In this section, we describe the Passport single signon and wallet protocols. In the Passport model, there are three entities: the client at a web browser (usually a consumer who has previously registered with the Passport service), the merchant (a store or collection of stores wishing to market to the consumer), and the Passport login server. The login server maintains authentication and customer profile information for the client and gives the merchant access to this information when permitted by the customer. Passport divides client data into profile information (such as addresses, shoe size, and so on) and the wallet, which contains credit card information. Passport's protocols are designed to enable the secure transfer of this profile and wallet information between the Passport server and the merchants.
Passport's interaction with a user begins when a client, visiting a merchant site, needs to authenticate (to provide some personal information or make a purchase). The merchant web server redirects the customer's browser to a well-known Passport server. The Passport server presents the user with a login page over an SSL connection. The user logs into the Passport server and the Passport server redirects the user back to the end server. Authentication information is included in the redirect message in the query string. This information is encrypted using triple DES with a key previously established between Passport and the merchant server. The end server then sets an encrypted cookie in the client's browser. This is illustrated in Figure 1.
The idea is that when a user returns to the IBM site, for example, the encrypted cookie is returned as well. The site can decrypt the cookie and verify the user is already authenticated. The Passport server also sets a cookie. Thus, if a user visits another site, say dell.com, when the browser is redirected to the Passport server, the user is no longer presented with a login screen because the previous Passport cookie is used. If this cookie contains valid credentials, the client is redirected back to the merchant server without user intervention.
The wallet protocol is very similar in nature to the single signon protocol. Instead of just authenticating, however, the user can insert all sorts of personal and credit card information. Then, when the user is shopping on an end server site, the user can select which information to include for that merchant. The user never needs to enter the information again for participating end servers.
In the following two sections, we look at some practical risks of the Passport protocol and some specific attacks.
In this section, we look at some security issues related to the chosen architecture and protocols. These are meant to highlight some of the risks of using Passport, without discussing specific attacks. Those are covered in the following section.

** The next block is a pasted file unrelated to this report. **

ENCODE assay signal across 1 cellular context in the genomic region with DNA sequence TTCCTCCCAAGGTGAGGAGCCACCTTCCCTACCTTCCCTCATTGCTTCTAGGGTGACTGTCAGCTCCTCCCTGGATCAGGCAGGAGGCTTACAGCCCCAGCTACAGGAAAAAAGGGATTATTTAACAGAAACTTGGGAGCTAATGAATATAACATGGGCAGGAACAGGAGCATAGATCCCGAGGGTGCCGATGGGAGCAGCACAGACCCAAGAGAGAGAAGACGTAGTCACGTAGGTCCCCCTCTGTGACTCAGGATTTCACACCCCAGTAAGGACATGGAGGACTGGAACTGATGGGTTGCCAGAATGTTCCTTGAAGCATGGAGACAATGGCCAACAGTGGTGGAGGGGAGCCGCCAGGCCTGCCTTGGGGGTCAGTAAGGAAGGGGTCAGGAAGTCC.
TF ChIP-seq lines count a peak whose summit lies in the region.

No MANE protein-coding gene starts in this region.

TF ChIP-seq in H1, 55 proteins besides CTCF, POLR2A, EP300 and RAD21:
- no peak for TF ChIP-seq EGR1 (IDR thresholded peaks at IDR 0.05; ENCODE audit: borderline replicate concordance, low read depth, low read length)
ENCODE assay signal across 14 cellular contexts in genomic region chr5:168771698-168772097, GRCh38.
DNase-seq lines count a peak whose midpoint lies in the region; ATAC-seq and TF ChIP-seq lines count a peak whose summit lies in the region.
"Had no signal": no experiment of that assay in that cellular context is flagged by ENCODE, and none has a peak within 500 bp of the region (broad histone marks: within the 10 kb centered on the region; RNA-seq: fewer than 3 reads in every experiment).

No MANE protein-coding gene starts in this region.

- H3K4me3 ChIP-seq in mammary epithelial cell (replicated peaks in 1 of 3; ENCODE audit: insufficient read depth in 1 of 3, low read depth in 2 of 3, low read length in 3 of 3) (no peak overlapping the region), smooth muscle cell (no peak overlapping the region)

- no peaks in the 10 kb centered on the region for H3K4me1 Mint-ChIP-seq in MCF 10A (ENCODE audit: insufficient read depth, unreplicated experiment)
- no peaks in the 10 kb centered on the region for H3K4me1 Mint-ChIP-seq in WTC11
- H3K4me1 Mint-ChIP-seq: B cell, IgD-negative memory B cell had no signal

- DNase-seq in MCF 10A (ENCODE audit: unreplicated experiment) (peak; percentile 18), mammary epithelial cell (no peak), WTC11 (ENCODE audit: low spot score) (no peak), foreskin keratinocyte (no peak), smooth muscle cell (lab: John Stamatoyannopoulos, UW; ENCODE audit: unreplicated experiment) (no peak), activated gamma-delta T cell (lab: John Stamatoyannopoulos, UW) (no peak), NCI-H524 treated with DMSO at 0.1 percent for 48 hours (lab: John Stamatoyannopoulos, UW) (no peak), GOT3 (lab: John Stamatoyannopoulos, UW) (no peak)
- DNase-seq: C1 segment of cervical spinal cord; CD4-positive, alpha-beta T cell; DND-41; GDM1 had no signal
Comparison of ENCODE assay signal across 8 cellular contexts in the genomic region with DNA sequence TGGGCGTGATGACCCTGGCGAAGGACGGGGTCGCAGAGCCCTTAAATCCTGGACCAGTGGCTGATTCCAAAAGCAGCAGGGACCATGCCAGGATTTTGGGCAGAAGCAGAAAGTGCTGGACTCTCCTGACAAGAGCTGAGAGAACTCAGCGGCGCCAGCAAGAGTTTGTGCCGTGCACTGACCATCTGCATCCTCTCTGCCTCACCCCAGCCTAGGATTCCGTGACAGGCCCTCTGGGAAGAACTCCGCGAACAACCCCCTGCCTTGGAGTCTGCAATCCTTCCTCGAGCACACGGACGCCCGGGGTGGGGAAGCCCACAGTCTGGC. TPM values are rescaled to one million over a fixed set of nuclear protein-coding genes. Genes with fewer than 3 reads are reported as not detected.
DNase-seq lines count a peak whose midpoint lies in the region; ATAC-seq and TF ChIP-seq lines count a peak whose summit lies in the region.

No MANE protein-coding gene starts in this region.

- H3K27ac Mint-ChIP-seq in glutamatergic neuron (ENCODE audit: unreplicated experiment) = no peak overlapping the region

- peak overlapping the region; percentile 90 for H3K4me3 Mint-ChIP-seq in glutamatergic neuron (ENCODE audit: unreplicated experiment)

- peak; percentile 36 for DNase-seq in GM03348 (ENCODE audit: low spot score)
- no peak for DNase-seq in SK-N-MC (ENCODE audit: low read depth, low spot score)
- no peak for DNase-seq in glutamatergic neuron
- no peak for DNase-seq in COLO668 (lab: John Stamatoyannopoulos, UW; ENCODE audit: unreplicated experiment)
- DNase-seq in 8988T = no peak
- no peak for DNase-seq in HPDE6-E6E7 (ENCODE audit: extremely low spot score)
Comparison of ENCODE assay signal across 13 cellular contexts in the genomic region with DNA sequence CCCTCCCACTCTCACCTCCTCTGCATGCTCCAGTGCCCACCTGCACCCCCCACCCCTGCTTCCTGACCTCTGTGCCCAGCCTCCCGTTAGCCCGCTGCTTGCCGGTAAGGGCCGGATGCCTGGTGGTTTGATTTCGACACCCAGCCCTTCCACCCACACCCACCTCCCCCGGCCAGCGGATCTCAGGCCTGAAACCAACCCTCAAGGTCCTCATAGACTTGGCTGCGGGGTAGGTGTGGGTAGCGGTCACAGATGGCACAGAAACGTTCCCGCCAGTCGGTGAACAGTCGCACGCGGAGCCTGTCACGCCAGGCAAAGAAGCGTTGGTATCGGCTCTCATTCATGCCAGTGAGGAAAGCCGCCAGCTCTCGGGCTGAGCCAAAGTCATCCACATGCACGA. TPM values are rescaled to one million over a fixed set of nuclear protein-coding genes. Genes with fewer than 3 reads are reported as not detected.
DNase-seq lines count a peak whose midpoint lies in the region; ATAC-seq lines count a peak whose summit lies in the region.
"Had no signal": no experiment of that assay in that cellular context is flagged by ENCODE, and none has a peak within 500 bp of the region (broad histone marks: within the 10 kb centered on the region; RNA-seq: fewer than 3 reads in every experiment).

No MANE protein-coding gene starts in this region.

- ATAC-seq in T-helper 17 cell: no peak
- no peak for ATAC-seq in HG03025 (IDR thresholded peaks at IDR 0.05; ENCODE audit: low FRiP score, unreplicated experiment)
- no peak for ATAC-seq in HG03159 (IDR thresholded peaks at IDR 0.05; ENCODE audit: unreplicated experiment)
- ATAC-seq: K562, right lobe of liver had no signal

In security systems, the user interface is one of the most crucial and frequently inadequate parts. For example, any merchant site that uses Passport displays a Passport signout icon which is supposed to remove Passport cookies. One of the most popular Passport services currently deployed is the Hotmail e-mail service from Microsoft. We set up some Hotmail accounts and did some experimentation. One thing we discovered is that in addition to the Passport signout icon, there is also a Hotmail logout option on the page. So, what does this mean to a user? Presumably, the Hotmail logout button is used to remove the Hotmail credentials, while the Passport signout button is used to remove the Passport credentials to all services. While this may be clear to computer security experts, it is unlikely that the average non-expert computer user will understand the distinction. A user making the mistaken, but reasonable, presumption that the Hotmail Logout button will remove Passport credentials could easily walk away from a browser still able to authenticate on behalf of the user.
A curious interaction between Netscape's browsers and the Passport signout process demonstrates how difficult it is to design a user interface that makes sense and works correctly. After signing in to Hotmail with our Passport credentials, we clicked on the Passport signout icon. The redirect occurred, and our screen said that the Hotmail credentials were being removed. The point was made with a page that said Passport credentials were being removed and which displayed a check mark next to the Hotmail service. We were then redirected to a generic page with links, news stories and shopping opportunities. One of the links on that page was to Hotmail. When we clicked on that link, we found ourselves back in our Hotmail account, without reauthenticating. We tried this on several different machines. It turns out that regardless of whether we clicked on the Passport signout button or the Hotmail logout button, the message that we were logged out appeared, but in reality, we were not logged out. We tried this in Internet Explorer, and the logout was successful. There is something about the interaction of Passport and Netscape that invalidates the Passport logout procedure (at the time of this writing).